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We hadn’t appreciated that Alison also reflects each dog’s physicality. My Uncle is a big dude with strong shoulders and a deep chest, and Alison had sculpted this muscle onto the felted version. “I can’t believe the detail in this,” Mum said. “And you’ve nailed his gruff and doleful expression!”

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And, the finishing touch: Alison had made my Uncle a felt coat in his trademark green. “Every time I see Margaret and Bracken, Bracken’s wearing his green fleece coat, so I had to make one for him,” Alison explained. It was the perfect final detail and, as Mum said, is so reflective of the attention to detail in Alison’s work.

And Grannie loves him. How could she not? As for me… well, I have to be honest here, after the episode with Fantastic Mr Fox at Christmas, Mum is really, really careful with me and anything felt. “I’d love a photo of the two of you together,” she said. I had the more delicate of sniffs at the new felted Dude and then thought, “I’m having his ear…” It was just too tempting friends. Thankfully, Mum has quick reflexes. (Ed: I saw it coming.) The felt Dude was saved. And after seeing Grannie’s reaction when she unwrapped him, well, I understand why.

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If you’re interested in commissioning your own felted dog, you can contact Alison through her Etsy page or via Instagram. Here’s one last shot, with a little bit of sunshine thrown in.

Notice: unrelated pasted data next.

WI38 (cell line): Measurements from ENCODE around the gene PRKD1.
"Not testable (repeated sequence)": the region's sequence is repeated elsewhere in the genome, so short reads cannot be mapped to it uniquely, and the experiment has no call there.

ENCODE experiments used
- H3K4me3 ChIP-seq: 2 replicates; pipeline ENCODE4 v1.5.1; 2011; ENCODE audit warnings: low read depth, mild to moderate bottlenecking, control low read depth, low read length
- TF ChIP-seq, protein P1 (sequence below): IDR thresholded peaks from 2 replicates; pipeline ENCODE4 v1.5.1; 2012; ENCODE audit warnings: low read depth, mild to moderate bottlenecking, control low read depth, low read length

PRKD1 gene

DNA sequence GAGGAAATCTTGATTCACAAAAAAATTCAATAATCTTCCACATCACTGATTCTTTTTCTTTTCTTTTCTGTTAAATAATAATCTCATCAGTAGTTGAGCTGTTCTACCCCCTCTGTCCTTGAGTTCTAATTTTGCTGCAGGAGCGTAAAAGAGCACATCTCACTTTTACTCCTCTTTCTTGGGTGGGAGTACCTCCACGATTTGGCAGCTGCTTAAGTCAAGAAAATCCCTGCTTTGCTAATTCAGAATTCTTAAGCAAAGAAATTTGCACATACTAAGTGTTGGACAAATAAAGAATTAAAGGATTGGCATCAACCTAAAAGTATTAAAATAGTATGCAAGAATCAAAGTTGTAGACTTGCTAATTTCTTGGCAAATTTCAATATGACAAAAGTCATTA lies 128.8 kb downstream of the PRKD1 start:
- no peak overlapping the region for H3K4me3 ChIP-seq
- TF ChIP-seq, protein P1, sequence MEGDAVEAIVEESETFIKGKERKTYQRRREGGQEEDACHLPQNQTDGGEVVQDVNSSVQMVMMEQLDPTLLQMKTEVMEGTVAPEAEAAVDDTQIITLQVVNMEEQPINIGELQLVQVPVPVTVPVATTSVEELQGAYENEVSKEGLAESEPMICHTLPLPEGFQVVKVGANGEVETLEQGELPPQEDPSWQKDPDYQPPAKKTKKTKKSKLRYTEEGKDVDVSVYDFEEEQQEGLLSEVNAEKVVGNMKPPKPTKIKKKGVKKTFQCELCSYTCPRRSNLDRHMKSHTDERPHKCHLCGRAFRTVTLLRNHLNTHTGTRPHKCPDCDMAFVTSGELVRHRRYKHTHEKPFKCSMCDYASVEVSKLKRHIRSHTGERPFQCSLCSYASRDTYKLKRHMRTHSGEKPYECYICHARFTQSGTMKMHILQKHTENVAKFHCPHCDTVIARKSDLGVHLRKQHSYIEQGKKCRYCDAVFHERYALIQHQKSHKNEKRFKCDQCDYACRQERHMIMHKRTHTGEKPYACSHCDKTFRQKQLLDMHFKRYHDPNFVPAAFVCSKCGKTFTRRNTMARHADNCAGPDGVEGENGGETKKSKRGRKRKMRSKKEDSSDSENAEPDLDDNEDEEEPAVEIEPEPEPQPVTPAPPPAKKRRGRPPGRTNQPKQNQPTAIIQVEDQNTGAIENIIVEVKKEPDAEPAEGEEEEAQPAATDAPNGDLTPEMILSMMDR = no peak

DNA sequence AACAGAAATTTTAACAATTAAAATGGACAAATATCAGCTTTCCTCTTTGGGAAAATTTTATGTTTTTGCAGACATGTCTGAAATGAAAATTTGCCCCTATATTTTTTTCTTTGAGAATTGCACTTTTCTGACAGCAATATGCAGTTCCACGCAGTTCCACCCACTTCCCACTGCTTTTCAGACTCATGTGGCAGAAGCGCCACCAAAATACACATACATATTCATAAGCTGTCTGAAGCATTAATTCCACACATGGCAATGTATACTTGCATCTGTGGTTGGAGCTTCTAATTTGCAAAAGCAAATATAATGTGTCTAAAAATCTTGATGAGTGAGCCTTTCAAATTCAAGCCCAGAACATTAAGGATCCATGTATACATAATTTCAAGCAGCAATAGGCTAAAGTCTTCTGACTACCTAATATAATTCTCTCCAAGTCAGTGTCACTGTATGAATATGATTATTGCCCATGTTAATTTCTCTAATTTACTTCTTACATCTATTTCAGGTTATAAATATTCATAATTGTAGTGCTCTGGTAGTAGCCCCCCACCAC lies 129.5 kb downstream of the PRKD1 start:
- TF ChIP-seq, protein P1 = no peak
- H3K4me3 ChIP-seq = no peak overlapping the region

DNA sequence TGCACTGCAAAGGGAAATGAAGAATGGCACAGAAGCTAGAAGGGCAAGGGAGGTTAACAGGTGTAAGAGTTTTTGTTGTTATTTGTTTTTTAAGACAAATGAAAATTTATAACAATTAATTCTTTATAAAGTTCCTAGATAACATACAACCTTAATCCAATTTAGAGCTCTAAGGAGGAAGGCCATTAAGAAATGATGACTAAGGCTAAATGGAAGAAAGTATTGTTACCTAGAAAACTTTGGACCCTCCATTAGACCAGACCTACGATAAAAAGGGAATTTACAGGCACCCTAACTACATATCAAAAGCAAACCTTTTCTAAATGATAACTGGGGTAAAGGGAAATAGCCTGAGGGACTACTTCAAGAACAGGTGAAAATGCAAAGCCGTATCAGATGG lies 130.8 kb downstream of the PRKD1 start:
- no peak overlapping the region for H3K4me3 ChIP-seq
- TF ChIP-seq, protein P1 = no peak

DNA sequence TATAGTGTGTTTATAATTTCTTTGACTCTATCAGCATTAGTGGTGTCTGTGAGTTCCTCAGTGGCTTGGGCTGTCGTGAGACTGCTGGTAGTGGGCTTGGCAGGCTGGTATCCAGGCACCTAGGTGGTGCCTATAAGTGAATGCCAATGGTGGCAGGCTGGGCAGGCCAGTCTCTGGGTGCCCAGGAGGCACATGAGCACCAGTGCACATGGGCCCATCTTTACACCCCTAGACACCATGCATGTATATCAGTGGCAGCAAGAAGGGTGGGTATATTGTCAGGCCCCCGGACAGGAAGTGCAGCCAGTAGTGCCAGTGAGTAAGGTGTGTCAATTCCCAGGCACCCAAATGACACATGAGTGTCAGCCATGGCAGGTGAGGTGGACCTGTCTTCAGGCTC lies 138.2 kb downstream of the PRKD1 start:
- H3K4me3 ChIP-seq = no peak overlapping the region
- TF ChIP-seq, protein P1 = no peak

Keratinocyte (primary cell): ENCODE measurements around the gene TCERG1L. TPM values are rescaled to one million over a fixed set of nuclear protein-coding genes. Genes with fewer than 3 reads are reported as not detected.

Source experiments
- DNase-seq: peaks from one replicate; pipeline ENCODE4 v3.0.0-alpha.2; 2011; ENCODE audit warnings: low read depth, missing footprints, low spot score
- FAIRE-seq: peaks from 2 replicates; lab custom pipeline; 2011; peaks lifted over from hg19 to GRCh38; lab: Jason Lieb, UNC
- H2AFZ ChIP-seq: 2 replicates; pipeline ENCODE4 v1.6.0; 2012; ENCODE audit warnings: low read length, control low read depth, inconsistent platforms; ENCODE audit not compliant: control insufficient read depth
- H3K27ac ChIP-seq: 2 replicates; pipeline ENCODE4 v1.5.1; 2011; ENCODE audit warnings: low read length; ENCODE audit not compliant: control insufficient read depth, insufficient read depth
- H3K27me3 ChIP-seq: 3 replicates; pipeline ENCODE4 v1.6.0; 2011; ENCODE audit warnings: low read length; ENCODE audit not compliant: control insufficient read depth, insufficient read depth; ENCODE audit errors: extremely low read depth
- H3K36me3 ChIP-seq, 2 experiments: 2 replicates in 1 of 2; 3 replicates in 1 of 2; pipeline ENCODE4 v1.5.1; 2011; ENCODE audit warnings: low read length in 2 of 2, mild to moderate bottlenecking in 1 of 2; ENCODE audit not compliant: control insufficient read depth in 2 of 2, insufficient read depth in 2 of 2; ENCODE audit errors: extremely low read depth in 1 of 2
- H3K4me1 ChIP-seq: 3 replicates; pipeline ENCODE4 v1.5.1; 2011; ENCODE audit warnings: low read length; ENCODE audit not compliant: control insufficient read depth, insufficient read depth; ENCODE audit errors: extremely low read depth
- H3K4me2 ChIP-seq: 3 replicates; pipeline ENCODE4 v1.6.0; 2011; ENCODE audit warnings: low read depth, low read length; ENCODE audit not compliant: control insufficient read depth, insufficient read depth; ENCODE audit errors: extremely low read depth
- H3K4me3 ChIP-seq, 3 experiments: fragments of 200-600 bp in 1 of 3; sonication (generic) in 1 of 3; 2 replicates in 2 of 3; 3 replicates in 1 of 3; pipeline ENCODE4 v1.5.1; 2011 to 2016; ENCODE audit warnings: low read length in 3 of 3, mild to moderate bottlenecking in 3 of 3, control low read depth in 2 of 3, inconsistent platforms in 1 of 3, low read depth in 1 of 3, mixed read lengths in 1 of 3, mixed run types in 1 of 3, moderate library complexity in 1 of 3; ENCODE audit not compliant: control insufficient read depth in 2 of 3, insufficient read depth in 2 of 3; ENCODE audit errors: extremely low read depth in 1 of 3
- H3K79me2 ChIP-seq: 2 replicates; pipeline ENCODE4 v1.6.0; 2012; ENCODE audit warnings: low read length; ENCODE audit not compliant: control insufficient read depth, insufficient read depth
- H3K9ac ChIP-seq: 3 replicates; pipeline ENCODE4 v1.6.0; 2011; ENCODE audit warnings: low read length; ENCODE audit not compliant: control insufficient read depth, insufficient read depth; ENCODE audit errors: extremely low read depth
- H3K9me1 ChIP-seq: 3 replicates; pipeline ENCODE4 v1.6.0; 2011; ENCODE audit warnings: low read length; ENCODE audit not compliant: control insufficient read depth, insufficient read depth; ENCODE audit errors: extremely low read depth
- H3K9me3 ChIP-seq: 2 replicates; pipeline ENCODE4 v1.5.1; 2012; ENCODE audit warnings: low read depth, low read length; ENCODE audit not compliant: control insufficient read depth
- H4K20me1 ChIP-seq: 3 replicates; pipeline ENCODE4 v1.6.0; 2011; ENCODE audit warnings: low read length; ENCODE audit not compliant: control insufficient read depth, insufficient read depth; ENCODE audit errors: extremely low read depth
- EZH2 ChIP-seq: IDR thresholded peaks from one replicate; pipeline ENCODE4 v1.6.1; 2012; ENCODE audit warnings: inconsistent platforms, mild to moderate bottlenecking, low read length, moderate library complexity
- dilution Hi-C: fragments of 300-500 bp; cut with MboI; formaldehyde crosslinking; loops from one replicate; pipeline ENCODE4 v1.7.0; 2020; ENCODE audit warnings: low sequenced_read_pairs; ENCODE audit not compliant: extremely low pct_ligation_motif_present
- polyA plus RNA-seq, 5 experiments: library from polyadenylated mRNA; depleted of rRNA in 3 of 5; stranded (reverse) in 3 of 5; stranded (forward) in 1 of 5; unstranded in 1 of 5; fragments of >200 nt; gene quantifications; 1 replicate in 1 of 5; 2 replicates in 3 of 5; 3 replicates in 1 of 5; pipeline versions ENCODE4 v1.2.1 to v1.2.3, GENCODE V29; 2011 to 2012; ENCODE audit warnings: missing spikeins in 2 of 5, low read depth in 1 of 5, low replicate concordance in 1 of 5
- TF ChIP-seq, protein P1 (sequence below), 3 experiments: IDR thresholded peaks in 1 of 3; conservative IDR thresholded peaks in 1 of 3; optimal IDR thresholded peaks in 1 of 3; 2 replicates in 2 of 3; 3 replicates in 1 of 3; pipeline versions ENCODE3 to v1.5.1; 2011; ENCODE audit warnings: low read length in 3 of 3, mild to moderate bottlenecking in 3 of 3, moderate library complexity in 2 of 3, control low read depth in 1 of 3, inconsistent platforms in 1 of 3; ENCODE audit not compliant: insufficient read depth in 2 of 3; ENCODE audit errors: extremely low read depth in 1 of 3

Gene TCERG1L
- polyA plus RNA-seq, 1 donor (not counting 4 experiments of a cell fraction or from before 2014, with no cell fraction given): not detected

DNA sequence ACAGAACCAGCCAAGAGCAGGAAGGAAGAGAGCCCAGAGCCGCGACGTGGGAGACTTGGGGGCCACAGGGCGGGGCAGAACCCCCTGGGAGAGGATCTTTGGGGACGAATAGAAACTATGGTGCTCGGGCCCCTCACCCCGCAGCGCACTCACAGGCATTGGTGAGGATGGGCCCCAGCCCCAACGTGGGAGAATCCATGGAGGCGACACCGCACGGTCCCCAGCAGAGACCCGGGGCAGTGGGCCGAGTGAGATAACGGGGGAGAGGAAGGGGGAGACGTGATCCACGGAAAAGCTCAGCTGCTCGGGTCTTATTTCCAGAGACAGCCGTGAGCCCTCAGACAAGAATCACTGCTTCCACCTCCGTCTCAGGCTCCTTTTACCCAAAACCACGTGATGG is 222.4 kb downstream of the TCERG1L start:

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My January

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A few days later than it should have been (it’s been “one of those weeks” Mum says) but I wanted to share my January here (you can also see more photos on the accompanying Steller story). It’s been a mixed month with far too many cold days for my liking, and too much rain, and sleet – think frozen paws and a wet belly – and with night time starting in the middle of the afternoon. January was one long snugglethon, basically – can you blame me? – with a few freezing cold walks thrown in. But already February is feeling better. Can you sense that too? It’s a little lighter, a little brighter. The days are stretching ever so slightly. The Parents are already planning a few trips where I can go exploring and have longer runs. So goodbye January and hello to the very, very first signs of spring.

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Happy Birthday Grannie

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Grannie

Today is my Grannie’s birthday, and I wanted to share one of my favourite photos of us. This photo was taken a few months ago when Grannie popped round to see Mum and I, and we had a little chat and held paws in the kitchen. I can’t recall what we were talking about – I think I was telling her how much I miss my Uncle Bracken during the week, and how much I miss summer. I don’t know why, but Grannie is always someone you can sit down and talk to. And she smells great, because she smells of my Uncle.

My Grannie is a Very Special Lady, and is the best Grannie this little fella could have.

Happy Birthday Grannie, from Harris X